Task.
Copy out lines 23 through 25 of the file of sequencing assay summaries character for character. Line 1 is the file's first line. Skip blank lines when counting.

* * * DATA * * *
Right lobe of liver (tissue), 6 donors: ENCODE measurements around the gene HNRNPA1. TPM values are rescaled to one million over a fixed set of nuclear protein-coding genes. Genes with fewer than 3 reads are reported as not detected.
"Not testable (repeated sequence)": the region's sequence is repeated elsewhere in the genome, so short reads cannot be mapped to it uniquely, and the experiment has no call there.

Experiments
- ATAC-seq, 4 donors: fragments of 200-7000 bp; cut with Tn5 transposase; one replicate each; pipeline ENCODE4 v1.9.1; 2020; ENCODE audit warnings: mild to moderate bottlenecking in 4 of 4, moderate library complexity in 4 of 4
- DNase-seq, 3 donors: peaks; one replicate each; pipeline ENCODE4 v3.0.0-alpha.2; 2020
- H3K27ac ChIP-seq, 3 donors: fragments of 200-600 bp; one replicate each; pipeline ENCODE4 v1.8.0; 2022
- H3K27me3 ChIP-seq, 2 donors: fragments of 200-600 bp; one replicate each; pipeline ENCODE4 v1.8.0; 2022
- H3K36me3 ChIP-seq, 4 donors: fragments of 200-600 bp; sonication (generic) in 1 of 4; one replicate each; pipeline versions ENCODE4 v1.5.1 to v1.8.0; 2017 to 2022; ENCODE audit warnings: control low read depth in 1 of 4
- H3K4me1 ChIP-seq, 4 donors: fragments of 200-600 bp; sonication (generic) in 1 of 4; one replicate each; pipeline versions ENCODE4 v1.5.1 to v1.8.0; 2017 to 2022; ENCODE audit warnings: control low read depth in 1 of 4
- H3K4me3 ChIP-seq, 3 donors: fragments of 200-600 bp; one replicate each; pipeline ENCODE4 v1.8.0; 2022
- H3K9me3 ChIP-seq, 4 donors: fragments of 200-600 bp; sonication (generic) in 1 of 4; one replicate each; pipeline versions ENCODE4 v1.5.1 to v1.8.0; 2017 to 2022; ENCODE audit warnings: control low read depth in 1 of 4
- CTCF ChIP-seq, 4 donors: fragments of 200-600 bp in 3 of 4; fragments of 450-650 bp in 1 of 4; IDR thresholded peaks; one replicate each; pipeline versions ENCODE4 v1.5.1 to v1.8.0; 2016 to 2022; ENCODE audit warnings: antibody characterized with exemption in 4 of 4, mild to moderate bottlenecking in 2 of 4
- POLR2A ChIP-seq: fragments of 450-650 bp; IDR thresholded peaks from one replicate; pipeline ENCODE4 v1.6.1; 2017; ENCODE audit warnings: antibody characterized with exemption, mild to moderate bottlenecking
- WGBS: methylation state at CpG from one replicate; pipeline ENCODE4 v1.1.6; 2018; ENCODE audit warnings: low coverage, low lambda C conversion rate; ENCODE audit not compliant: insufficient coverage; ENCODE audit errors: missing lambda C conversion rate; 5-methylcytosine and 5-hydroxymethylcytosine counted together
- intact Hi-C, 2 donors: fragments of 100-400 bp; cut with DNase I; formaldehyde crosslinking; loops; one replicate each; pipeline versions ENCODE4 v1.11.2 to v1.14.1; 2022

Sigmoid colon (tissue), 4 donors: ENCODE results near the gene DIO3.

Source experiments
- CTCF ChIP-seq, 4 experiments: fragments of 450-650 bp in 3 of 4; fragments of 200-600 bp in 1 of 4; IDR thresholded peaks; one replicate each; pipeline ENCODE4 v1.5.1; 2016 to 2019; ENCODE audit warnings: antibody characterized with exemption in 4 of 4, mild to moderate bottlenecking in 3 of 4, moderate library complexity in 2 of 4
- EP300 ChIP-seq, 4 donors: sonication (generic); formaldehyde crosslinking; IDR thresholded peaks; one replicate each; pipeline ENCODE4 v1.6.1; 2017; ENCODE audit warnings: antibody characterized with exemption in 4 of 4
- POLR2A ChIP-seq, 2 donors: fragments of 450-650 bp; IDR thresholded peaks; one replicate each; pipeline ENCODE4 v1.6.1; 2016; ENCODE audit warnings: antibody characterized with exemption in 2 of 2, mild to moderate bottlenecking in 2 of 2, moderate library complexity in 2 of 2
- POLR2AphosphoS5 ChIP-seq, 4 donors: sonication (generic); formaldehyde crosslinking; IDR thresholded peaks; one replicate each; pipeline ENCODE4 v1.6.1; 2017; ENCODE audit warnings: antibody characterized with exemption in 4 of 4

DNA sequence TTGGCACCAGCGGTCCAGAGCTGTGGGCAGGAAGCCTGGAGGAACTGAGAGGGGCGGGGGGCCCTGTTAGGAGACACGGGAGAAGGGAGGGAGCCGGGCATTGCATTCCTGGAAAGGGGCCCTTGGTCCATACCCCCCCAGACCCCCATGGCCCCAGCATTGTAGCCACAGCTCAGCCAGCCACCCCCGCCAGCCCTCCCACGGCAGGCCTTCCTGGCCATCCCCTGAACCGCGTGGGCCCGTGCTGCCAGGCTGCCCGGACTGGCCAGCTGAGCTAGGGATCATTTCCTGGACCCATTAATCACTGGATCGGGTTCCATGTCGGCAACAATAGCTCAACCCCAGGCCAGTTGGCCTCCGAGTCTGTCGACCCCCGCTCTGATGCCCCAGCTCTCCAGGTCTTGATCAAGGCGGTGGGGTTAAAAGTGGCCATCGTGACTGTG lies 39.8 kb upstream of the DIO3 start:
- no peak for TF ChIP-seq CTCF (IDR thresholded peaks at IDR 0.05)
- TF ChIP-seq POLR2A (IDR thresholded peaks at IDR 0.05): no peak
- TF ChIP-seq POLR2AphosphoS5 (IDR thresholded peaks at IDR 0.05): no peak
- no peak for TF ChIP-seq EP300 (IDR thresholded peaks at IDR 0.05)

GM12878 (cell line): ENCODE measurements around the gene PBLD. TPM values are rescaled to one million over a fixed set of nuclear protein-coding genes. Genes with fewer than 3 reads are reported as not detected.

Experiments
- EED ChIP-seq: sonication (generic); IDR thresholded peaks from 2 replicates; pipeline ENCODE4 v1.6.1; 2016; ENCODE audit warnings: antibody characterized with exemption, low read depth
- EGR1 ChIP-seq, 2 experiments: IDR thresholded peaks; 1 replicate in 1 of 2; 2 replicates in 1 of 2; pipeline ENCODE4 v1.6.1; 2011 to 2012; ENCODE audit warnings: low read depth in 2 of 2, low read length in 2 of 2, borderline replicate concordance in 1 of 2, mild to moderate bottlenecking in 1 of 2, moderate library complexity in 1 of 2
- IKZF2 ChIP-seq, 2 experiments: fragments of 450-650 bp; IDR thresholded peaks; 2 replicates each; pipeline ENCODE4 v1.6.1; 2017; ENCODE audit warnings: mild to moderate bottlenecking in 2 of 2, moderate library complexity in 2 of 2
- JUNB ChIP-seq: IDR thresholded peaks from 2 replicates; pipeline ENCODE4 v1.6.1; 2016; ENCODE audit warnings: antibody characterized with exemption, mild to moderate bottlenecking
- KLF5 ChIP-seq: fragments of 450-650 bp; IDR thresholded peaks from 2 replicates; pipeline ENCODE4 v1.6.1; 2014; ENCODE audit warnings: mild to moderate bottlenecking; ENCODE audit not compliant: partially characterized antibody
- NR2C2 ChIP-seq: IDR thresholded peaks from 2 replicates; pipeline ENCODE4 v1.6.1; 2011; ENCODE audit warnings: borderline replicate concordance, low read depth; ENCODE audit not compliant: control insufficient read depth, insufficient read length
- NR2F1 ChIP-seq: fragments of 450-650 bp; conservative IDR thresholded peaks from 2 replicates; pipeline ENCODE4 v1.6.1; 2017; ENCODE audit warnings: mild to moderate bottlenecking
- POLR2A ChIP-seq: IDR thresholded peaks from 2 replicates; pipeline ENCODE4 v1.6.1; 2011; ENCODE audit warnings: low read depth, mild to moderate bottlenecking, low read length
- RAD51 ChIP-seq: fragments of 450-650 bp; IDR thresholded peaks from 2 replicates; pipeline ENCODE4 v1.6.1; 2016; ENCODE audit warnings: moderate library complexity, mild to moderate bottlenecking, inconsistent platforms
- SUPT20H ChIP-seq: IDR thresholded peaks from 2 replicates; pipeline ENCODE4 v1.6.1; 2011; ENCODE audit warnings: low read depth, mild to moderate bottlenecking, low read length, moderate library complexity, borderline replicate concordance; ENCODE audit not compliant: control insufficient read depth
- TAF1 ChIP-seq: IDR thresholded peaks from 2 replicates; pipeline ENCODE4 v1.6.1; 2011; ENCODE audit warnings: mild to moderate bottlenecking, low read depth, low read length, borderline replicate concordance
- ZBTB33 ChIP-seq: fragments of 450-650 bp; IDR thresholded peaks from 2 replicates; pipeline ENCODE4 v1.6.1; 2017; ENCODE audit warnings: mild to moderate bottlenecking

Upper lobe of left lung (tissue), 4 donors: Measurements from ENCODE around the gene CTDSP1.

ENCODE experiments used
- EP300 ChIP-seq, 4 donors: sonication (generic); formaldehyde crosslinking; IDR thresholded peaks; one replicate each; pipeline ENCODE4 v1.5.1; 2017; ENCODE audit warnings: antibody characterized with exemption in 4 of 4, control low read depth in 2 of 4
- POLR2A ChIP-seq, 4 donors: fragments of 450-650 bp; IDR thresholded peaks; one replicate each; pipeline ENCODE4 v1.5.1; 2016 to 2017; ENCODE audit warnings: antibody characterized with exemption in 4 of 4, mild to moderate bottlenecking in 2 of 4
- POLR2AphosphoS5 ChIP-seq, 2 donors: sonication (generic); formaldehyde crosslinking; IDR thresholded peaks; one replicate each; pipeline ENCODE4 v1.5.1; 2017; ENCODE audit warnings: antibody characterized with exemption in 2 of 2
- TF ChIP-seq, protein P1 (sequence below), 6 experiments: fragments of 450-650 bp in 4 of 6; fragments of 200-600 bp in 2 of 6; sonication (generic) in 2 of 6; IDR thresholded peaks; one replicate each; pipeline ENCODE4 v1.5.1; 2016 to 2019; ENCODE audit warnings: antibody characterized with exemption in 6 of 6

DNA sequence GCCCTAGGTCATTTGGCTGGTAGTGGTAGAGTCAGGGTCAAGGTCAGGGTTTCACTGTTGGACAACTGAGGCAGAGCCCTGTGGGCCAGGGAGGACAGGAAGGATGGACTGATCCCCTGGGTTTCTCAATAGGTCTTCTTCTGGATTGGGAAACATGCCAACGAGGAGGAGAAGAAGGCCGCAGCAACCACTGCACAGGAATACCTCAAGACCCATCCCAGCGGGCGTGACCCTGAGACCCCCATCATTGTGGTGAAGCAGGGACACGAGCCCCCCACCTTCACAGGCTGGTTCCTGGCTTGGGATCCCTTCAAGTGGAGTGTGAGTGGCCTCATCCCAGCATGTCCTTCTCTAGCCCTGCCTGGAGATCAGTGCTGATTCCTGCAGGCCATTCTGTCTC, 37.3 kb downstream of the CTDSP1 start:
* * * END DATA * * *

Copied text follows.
- no peak for TF ChIP-seq CTCF (IDR thresholded peaks at IDR 0.05)
- TF ChIP-seq POLR2A (IDR thresholded peaks at IDR 0.05): no peak
- TF ChIP-seq POLR2AphosphoS5 (IDR thresholded peaks at IDR 0.05): no peak